Yes, I’m a CPA. Got the framed certificate and everything.
No, I don’t do taxes. It’s a clear strategic and practical decision that I made when I started my practice.
Like Tevye says “Sounds, crazy, no?”
Not for me it’s not.
But people I meet online and in person are always taken aback. And then the questions start:
“You don’t do taxes?” Nope
“Really? But but but … you’re a CPA!” Yes.
“Aren’t you required to do them?” Nope.
That’s a darned good question! Here’s a few answers:
Taxes are not my zone of genius.
In my experience, doing taxes well takes a special kind of brain that thinks in a special way. I don’t have that brain – and never really wanted to acquire it or the skills that go along with it. Accounting for taxes is not really the same as accounting for the day-to-day, practical, tactical needs of freelancers, coaches and consultants – and that’s where I’ve always shone.
Taxes bore me.
I did not get bitten by the “tax bug” (like so many of my colleagues) when I was a B.Comm undergrad at the University of Toronto. Put me in a room with a bunch of tax nerds geeking out over the Income Tax Act and my eyes will be glazed over in about 10 seconds and I’ll be desperately searching for the exit.
When I completed the course evaluation form for the tax course I took for my designation, they asked “What did you learn from this course?” I answered with:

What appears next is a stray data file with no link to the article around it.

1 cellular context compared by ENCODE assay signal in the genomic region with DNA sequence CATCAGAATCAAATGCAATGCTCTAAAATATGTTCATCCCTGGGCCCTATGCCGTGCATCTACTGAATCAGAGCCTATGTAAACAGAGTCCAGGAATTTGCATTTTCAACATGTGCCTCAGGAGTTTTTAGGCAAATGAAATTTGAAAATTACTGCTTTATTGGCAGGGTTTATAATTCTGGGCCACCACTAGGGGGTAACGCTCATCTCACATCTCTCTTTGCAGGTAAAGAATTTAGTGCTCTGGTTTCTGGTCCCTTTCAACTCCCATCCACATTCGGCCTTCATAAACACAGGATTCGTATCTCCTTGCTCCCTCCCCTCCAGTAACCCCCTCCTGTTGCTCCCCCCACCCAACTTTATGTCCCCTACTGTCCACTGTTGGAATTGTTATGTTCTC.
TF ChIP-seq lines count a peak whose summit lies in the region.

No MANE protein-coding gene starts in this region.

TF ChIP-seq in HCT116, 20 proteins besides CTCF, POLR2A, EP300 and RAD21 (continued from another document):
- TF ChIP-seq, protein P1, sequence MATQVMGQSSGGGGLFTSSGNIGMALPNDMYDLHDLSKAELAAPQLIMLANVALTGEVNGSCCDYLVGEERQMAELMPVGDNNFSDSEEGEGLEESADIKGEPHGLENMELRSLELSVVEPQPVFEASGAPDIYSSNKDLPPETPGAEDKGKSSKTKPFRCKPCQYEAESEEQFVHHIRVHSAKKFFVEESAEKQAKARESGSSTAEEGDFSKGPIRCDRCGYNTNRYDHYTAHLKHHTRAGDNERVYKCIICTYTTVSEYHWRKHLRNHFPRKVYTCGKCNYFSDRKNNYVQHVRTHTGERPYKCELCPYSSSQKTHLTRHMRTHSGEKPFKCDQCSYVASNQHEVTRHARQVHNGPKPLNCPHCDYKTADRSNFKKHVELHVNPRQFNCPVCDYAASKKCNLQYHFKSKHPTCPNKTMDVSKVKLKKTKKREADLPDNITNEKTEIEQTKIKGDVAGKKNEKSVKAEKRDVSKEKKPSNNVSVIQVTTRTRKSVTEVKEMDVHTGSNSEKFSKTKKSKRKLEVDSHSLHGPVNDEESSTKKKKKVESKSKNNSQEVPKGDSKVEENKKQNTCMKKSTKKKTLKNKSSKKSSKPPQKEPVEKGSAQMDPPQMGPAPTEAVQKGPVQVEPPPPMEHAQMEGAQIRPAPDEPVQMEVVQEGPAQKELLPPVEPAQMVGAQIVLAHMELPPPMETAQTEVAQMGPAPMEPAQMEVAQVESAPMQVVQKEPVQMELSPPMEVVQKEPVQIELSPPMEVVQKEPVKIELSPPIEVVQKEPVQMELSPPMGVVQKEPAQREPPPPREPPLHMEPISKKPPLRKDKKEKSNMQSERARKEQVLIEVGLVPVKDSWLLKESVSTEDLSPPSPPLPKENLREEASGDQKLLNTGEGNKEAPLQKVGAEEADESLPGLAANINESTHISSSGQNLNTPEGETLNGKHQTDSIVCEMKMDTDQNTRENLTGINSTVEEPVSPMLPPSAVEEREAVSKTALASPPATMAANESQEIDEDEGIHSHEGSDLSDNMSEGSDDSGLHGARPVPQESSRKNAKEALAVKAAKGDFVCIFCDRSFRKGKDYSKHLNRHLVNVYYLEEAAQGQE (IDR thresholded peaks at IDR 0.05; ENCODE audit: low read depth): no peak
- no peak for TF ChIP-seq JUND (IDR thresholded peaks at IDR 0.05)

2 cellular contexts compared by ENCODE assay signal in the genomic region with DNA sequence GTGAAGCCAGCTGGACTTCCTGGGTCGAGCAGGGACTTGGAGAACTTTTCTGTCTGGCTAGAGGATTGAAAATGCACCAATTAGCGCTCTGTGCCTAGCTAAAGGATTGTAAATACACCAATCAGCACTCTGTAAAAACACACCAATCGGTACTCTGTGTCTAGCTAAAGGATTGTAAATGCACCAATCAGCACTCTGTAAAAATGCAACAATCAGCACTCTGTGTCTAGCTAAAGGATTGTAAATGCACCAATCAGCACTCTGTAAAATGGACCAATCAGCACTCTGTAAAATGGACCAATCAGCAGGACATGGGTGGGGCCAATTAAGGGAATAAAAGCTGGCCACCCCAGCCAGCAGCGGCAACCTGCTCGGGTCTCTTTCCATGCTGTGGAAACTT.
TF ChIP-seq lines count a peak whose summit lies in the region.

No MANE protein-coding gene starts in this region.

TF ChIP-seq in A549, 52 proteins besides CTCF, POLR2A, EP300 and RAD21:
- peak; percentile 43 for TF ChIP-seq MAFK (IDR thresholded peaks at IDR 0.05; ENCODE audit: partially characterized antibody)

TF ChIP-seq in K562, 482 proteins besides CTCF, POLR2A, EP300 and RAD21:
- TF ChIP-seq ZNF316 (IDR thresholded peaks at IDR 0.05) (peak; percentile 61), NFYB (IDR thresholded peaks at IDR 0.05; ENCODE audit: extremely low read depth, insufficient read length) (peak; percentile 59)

- I’m not a tax expert
- I don’t want to be a tax expert
- When I need one, I’ll hire one
And that’s been my attitude ever since.
My clients want an expert, a specialist in a sea of generalists.
I can’t be “an inch wide and a mile deep” about everything. There’s not enough hours in the day for me to acquire knowledge and expertise in bookkeeping and accounting and the software that I use – and at the same time keep up to date with the ever changing landscape of the world of taxes. If I want to be the answer to a Google question (“Who’s the best bookkeeper and accountant for freelancers, coaches, and consultants in Canada?”) then I’ve got to focus on bookkeeping and accounting, not taxes.
I specialize in Quickbooks Online (QBO) and Hubdoc – taking care of my clients means that I’ve got to be pretty darned good with the tools I recommend, rather than merely adequate with several. It’s also more efficient – for both you and me – in the long run.
Tax and compliance will always come to dominate a practice.
Doing taxes in a CPA practice is like kudzu, garlic mustard or purple loosestrife. (Or cats. I know. I’m owned by cats). They’re invasive and they take over – and they will dominate the business and become its bread and butter. It’s the nature of the beast. And that’s not the business that I wanted to build.
Tax season is brutal.
There’s no other word for it. The hours are incredibly long and stressful. When I started my practice I decided that spending several months of the year exhausted, stressed out and not seeing my family or friends just wasn’t worth it.
On the other hand, many of my fellow CPAs feel about bookkeeping and non-tax accounting the way I feel about taxes. So I’ve got a perfectly complementary and non-competitive practice. There’s no chance that they’ll “lose” their tax work to me. Ever.
I know you’re probably saying “Wow! That’s quite a list! But aren’t you leaving some (easy) money on the table?”
If I did tax work, I’d have more money in my bank account. I’d also NOT be a happy camper.
Who’d you rather work with? A sad, grumpy, exhausted or depressed Lawrence? I don’t think so.
Let me ask you – is there something in your business life that YOU don’t do – that everyone else assumes that you do?